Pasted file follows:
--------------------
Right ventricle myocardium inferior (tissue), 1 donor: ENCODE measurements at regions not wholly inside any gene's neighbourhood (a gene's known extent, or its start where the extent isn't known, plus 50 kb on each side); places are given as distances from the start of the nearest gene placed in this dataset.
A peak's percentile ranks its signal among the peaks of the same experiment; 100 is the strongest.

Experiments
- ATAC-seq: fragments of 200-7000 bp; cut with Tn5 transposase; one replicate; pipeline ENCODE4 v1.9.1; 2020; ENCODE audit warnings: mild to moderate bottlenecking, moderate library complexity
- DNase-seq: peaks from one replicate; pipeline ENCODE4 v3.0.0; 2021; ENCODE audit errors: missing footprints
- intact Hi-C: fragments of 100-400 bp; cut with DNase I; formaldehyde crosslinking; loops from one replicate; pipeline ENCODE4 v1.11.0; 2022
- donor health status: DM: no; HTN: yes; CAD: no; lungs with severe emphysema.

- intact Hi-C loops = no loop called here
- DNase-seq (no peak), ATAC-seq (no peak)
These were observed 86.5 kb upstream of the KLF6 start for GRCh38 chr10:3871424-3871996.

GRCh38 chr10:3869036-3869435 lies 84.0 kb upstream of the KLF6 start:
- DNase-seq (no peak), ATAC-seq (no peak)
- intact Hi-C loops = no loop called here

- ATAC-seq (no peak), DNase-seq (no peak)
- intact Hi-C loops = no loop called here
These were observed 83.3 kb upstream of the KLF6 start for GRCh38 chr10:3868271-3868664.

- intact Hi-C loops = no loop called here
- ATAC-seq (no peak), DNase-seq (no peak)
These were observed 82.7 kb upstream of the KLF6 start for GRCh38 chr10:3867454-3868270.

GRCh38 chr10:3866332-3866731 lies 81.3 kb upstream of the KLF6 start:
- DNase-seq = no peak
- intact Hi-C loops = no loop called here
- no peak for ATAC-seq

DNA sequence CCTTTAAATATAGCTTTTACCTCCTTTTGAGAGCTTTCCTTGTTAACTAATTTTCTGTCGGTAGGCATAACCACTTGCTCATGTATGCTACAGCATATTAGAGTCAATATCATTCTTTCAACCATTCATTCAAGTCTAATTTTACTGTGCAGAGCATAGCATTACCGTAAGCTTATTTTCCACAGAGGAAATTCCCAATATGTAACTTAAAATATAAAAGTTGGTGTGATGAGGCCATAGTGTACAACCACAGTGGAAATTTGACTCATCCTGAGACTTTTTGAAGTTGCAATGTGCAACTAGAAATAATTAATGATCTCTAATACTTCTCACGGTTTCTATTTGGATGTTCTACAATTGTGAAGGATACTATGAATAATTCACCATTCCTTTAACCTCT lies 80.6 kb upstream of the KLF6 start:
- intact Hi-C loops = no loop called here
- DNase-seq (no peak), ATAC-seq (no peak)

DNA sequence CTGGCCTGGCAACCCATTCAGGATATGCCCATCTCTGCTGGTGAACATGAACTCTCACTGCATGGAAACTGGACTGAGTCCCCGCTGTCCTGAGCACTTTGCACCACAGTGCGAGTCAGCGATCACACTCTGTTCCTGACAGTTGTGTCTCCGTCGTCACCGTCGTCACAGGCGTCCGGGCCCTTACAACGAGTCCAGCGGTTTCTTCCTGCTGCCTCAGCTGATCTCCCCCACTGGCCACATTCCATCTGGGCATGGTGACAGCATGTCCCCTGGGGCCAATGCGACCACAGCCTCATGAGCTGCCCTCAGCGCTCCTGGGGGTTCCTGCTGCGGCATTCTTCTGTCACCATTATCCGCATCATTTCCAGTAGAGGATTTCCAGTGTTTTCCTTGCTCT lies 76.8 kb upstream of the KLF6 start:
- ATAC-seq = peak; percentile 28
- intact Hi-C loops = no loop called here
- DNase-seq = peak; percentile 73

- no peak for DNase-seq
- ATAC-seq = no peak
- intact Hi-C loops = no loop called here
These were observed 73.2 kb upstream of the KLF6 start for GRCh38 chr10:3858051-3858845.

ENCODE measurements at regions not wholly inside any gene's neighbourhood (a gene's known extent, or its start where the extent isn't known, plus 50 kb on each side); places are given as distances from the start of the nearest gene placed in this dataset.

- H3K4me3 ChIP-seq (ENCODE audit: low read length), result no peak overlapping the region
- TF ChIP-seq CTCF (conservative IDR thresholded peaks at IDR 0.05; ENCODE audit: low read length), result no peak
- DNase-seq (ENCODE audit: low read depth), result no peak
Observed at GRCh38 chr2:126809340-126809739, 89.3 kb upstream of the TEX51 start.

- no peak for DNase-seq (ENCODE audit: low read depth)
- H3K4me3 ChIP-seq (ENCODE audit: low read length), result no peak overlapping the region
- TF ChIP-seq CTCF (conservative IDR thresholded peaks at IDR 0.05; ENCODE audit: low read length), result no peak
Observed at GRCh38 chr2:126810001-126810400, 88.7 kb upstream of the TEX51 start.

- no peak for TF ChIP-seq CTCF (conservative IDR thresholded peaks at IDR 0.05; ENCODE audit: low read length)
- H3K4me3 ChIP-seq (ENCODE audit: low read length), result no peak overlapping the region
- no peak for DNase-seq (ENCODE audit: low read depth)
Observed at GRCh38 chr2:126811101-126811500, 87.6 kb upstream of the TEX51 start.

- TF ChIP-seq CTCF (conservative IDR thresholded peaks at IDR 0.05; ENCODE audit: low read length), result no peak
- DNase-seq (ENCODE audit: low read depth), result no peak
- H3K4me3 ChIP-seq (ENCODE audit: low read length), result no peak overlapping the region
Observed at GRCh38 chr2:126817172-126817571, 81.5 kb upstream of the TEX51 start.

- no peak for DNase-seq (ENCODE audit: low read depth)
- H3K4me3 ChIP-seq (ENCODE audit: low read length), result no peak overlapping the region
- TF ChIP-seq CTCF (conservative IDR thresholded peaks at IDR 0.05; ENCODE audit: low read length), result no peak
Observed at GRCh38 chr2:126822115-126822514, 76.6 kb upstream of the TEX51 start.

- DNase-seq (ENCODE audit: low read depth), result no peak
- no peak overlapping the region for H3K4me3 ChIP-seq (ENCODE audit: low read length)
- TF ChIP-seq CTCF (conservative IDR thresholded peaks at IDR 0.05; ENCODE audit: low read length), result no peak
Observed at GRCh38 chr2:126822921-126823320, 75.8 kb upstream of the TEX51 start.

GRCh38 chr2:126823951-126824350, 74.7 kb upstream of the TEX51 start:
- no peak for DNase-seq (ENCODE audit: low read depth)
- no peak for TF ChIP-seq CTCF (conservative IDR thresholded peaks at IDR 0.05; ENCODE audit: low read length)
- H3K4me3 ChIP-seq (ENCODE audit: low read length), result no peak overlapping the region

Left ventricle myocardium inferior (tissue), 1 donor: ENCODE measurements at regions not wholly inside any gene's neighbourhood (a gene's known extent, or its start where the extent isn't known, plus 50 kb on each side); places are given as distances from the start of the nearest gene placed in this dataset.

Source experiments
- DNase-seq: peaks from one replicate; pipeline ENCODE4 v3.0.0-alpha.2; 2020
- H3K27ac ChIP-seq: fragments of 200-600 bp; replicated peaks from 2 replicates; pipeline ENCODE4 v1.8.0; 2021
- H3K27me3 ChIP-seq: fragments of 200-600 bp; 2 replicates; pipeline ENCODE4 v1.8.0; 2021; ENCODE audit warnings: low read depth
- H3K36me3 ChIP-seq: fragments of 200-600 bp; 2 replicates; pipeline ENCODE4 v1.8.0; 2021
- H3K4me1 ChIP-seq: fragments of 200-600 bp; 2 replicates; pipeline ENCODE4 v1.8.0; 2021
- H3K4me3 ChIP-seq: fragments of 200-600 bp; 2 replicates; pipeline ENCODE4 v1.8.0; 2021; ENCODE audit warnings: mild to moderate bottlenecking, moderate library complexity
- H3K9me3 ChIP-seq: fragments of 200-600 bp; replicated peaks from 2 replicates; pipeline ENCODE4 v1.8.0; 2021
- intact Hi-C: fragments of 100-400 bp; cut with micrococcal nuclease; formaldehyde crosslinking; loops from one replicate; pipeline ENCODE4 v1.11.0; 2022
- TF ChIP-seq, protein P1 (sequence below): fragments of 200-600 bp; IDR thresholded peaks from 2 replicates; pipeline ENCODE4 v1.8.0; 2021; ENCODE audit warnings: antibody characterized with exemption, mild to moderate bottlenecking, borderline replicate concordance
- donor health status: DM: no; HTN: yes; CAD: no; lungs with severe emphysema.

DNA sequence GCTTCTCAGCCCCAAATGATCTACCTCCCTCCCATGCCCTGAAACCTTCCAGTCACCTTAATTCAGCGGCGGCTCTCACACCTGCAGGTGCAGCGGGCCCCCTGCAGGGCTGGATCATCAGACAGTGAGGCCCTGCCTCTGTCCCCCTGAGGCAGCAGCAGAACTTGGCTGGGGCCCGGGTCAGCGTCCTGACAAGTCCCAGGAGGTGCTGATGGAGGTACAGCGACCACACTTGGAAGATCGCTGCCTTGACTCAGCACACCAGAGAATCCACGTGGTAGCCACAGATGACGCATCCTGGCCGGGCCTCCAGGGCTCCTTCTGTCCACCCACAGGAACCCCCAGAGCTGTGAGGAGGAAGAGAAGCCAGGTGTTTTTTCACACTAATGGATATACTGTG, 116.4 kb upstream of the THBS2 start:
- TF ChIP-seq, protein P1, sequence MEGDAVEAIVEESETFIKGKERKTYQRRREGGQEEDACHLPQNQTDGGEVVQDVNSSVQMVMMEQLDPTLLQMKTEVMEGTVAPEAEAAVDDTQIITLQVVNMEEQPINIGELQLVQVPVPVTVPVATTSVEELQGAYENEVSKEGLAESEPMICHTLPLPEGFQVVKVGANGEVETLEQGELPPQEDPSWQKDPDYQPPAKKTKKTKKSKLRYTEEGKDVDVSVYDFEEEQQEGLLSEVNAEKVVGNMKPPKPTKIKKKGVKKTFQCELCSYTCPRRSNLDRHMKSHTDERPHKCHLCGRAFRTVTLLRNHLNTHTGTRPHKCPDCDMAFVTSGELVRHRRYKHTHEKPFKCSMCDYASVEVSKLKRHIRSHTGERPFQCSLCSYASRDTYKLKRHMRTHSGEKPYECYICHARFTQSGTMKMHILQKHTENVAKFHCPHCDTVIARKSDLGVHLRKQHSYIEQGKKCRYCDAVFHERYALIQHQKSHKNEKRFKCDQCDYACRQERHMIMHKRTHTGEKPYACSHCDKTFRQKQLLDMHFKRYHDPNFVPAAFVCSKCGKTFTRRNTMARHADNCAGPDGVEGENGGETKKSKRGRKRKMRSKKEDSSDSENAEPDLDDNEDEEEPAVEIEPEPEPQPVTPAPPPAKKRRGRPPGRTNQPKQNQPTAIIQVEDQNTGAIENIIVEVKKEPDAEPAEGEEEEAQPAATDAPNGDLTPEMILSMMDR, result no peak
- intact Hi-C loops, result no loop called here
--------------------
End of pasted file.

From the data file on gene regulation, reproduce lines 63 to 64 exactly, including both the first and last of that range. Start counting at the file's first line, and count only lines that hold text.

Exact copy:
- H3K4me3 ChIP-seq (ENCODE audit: low read length), result no peak overlapping the region

Left ventricle myocardium inferior (tissue), 1 donor: ENCODE measurements at regions not wholly inside any gene's neighbourhood (a gene's known extent, or its start where the extent isn't known, plus 50 kb on each side); places are given as distances from the start of the nearest gene placed in this dataset.